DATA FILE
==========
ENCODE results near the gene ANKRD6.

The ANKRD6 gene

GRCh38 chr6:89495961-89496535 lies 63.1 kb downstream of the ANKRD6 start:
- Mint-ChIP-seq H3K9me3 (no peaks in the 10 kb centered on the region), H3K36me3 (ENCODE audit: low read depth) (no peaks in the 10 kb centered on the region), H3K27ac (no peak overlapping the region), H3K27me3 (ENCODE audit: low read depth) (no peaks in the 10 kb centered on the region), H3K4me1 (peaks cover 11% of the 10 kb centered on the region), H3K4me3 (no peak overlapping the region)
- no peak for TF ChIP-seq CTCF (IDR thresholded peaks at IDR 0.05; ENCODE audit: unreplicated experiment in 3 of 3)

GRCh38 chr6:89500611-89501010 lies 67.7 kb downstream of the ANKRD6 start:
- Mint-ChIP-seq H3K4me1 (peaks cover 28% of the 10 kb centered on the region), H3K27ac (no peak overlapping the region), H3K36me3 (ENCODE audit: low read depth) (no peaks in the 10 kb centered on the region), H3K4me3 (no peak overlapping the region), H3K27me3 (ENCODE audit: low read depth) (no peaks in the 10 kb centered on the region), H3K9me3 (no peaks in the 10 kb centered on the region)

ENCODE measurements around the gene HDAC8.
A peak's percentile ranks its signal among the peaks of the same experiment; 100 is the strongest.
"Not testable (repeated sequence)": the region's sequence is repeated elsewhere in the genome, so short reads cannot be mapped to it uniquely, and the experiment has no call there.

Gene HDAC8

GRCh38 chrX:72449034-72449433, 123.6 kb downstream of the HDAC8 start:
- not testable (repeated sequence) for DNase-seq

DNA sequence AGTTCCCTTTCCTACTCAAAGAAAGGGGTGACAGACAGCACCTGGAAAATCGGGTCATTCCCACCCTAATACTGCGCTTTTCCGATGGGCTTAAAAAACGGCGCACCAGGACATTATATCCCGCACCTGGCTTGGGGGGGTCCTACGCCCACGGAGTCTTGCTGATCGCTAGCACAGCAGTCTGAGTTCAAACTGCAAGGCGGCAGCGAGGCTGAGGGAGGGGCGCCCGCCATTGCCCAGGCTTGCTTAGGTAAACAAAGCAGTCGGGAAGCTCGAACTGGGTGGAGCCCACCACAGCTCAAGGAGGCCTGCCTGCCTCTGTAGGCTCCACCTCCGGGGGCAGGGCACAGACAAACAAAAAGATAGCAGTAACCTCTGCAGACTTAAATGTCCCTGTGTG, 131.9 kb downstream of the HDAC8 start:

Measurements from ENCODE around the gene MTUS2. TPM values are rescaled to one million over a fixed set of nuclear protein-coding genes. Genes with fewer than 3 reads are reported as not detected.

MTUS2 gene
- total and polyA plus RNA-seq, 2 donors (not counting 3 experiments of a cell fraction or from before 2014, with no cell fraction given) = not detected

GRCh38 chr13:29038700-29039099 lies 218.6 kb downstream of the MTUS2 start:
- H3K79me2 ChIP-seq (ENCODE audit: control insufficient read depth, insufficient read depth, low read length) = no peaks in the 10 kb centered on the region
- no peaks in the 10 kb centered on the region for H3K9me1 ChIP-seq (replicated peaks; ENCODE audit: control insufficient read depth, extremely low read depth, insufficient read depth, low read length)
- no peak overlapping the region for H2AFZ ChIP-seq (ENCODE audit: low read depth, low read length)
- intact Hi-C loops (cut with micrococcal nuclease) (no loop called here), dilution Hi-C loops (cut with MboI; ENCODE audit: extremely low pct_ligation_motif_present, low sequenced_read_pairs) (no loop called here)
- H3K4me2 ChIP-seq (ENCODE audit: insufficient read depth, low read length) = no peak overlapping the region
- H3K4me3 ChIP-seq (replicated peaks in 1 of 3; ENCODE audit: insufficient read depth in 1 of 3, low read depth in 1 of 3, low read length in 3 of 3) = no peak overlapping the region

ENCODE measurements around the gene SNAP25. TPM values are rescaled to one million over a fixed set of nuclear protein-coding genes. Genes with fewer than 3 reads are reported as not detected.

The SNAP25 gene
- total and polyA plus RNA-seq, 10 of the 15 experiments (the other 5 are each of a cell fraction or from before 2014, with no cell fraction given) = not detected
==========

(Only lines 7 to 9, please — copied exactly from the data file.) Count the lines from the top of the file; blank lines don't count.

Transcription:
- Mint-ChIP-seq H3K4me1 (peaks cover 28% of the 10 kb centered on the region), H3K27ac (no peak overlapping the region), H3K36me3 (ENCODE audit: low read depth) (no peaks in the 10 kb centered on the region), H3K4me3 (no peak overlapping the region), H3K27me3 (ENCODE audit: low read depth) (no peaks in the 10 kb centered on the region), H3K9me3 (no peaks in the 10 kb centered on the region)

ENCODE measurements around the gene HDAC8.
A peak's percentile ranks its signal among the peaks of the same experiment; 100 is the strongest.